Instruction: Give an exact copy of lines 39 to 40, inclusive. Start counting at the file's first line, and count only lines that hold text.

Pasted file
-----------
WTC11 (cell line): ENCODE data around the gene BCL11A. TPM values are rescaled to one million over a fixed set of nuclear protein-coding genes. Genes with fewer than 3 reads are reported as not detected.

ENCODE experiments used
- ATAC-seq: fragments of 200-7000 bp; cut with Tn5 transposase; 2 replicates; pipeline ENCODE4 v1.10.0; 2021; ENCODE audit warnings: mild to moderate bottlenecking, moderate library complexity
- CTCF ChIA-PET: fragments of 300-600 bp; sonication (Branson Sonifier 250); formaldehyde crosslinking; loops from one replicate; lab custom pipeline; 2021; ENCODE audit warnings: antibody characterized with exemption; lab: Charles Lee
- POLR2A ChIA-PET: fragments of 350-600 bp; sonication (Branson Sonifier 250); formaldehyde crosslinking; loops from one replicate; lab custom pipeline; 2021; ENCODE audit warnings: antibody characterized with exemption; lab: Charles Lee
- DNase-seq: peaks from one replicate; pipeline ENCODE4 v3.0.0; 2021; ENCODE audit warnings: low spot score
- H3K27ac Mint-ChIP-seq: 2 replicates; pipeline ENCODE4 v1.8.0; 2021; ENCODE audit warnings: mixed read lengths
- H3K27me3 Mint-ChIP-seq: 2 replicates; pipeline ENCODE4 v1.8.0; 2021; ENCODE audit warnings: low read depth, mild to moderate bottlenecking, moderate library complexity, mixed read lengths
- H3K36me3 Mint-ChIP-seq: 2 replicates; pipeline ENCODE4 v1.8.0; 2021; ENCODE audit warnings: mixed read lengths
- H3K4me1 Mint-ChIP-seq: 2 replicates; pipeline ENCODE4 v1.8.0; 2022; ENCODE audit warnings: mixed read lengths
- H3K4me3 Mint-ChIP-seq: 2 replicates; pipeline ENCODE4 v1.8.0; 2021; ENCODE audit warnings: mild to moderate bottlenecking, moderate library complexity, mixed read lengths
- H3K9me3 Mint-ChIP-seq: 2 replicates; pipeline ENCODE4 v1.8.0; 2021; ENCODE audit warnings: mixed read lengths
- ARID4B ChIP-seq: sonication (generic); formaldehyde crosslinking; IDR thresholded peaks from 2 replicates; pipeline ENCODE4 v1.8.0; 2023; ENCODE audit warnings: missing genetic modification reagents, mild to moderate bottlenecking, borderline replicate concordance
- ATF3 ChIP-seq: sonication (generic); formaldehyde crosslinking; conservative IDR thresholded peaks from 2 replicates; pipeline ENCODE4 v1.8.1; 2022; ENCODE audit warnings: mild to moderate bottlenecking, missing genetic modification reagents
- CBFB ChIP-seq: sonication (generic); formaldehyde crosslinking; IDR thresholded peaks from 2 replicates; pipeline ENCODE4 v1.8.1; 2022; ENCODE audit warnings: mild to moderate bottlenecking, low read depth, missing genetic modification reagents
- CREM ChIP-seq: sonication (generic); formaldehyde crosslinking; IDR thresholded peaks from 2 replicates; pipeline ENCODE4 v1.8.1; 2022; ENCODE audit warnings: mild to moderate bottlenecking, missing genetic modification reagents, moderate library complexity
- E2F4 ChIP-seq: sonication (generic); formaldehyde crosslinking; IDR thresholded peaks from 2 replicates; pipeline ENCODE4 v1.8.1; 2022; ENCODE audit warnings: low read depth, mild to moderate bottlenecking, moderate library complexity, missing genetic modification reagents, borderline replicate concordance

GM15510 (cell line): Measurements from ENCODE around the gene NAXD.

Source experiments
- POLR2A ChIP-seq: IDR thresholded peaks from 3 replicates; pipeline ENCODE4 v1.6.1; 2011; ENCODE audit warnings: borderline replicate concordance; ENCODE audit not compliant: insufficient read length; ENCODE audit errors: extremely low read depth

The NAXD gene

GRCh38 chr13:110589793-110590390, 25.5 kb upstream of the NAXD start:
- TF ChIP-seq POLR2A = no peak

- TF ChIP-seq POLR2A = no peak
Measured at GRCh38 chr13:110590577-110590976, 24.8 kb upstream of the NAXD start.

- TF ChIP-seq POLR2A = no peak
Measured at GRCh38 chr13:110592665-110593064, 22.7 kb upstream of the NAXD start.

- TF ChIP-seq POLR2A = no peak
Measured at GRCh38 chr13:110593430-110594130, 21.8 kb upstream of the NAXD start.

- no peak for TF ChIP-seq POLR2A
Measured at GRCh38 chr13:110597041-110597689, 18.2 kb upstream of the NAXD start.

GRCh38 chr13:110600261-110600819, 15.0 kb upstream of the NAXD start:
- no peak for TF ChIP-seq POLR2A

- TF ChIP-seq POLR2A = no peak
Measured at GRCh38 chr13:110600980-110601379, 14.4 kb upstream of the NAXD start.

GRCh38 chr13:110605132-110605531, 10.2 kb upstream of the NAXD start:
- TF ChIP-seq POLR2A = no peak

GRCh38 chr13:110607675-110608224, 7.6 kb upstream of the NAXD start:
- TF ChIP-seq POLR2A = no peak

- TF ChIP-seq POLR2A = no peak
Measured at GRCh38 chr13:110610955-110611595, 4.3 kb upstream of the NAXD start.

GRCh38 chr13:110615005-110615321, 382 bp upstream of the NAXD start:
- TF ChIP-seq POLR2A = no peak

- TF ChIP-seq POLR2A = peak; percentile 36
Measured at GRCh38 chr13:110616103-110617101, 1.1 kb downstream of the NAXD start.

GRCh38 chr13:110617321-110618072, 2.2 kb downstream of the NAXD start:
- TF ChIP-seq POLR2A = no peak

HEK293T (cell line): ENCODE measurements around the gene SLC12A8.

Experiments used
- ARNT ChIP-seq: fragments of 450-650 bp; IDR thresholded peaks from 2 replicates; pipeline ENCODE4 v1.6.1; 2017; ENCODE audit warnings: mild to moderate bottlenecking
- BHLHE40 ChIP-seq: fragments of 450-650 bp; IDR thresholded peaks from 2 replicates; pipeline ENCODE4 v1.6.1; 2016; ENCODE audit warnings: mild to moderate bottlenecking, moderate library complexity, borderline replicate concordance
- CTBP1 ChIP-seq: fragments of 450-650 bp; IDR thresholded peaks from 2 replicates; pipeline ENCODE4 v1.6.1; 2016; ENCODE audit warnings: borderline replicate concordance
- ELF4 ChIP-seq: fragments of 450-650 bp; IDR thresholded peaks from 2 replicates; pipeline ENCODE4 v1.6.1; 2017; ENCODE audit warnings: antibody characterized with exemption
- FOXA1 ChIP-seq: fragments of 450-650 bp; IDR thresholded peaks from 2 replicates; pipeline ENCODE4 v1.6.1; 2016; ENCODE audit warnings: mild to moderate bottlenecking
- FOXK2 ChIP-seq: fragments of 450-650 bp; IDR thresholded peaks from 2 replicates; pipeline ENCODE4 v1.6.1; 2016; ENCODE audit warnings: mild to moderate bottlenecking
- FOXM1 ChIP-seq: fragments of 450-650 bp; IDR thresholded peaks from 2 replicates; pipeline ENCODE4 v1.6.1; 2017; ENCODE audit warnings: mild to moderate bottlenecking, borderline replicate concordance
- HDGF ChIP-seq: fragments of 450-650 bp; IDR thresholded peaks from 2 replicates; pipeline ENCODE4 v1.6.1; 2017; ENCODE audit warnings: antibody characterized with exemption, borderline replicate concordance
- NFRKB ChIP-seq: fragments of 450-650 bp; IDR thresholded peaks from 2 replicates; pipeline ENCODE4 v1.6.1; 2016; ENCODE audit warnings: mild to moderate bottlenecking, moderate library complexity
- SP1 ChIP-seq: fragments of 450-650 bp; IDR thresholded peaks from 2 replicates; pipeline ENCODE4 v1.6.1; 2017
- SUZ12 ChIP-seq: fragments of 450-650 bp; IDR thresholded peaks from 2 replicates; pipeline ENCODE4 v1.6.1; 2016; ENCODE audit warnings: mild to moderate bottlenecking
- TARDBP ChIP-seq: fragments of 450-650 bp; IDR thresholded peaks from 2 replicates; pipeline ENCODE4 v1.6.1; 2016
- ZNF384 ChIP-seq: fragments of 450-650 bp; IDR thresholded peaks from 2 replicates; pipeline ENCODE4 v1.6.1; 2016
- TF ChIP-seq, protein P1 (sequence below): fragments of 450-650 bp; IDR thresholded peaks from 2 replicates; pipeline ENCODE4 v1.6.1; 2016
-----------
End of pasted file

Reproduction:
- TF ChIP-seq POLR2A = no peak

- TF ChIP-seq POLR2A = no peak